Henry struggled to remember how to speak, with the anger clouding his mind so. “So you ran away for friendship?” he asked finally. Henry had never considered any friend to be more important than his family, but perhaps he was simply not cut from the same cloth. He poured the tea into the only teacup that wasn’t chipped, and handed it to her without a word.

He wished things could go back to how they were as children, when they would play by the riverside, and Marian would say awful things about their neighbors while she dragged her fingers through the filthy river water, and he would say nothing. He had gone down to that riverside a few months after she left, but it carried nothing of Marian. It was just a river.

“And he thought I was very good at killing things,” she said brightly. “I suppose you’ve never had to assassinate anyone before. I cannot say I recommend it. It tends to be very messy.”

This was all a little much to take in. He tried to imagine Marian, a gun in her hands, or perhaps a knife, and he found that he could. She always had been the more ruthless of the two of them. “Do tell me, is the Prince in the Barrows a good friend?” he asked. “Because he sounds like he must be absolutely charming.”

Marian tilted her head, considering. “Oh, he is,” she said. Henry gave up hope for their relationship once and for all. “Wicked by a mortal’s standard, surely, but very charming.” She finally caught his meaning. She leaned back, crossing her legs. “You were being sarcastic.”

Henry refused to respond. They sat in silence for several minutes, which probably was more awkward for him than for Marian.

Marian was much more confident than he remembered her. She seemed to him to be the sort of woman who would lead armies. It bothered him, the idea that she had changed so much and he had not changed at all.

“You know I could never have stayed, Henry,” she said. “To live as a proper woman, and get married, and be a mother! I would rather not live at all, and what other choice existed for me?”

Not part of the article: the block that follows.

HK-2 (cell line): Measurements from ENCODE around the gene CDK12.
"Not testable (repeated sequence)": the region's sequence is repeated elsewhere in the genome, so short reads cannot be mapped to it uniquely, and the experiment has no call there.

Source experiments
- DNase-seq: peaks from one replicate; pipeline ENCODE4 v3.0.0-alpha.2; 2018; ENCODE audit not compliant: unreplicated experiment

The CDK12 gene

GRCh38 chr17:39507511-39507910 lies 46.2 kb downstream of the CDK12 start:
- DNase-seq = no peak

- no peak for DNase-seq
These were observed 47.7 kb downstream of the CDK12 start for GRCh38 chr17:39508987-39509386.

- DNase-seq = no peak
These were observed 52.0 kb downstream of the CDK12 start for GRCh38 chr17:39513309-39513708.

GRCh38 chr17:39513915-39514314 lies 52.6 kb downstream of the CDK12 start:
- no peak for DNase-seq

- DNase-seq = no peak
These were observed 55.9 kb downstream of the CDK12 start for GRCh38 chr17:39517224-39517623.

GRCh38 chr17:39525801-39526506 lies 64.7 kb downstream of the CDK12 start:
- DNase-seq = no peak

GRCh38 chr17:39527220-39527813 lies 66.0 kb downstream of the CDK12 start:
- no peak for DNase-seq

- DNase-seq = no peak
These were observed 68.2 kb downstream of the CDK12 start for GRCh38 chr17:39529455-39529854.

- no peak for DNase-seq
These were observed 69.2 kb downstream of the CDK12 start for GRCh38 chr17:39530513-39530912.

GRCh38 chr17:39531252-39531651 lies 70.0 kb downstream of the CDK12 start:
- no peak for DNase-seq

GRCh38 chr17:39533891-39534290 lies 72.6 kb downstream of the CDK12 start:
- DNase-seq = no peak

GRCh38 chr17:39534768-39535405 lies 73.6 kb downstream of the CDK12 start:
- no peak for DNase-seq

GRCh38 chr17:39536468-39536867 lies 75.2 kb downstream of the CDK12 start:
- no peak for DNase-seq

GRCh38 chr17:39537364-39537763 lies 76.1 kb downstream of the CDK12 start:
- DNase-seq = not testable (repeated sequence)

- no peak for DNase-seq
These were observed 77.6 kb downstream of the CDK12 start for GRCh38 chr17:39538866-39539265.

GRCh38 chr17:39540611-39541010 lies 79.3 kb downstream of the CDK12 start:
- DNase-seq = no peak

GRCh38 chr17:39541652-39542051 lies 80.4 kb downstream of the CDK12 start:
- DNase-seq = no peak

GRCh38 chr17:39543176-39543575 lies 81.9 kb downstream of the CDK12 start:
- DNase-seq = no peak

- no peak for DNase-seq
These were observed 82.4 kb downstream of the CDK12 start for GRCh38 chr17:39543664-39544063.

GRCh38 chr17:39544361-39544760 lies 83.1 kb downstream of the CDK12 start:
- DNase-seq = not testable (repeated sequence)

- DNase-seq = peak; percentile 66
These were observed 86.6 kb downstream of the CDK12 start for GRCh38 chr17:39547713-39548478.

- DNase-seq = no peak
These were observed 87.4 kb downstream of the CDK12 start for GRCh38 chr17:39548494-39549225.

Henry stared resolutely at the mantle. It really needed to be dusted. The whole house could use it. The place was starting to look uninhabited.

“And the whole town looked askance at me because my parents came from China, and because—well, I will admit that I am a little odd,” she said, squaring her shoulders. “But being odd is hardly a sin, and everyone treats it like it is.” She turned the teacup in her hands, chewing on her lip as she stared off into nothing. “The Prince in the Barrows never cared for any of those things. What would he do, judge me for being odd?” A note of affectionate scorn came into her voice.

He had been through most of the same things that she had, and yet he had never run away with a fairy prince.

He never meant to yell at her, but he fancied it really was more than any man could bear. “You say no other choice existed,” Henry snarled, “but I would have provided for you! If things were bad for you, I would have been there by your side! Why did you not confide in me, if you felt you had no other choice?” He stopped short at the sight of her tearstained cheeks. “Marian,” he said gently.

“I love you,” Marian said. “How could I not love you? I would be unnatural if I had no love for my brother. And whatever happens, whatever you or I do, you’re still my brother.” She lifted a trembling hand to her brow. “But I could never be happy in this place. I hope you know I am sorry, Henry,” she added anxiously. “I came here to apologize, and then when I saw you, I couldn’t. But I’m apologizing now.”

He shook his head. “I understand,” he said quietly. In truth, he understood her a little more than he liked. “You won’t be staying, will you?”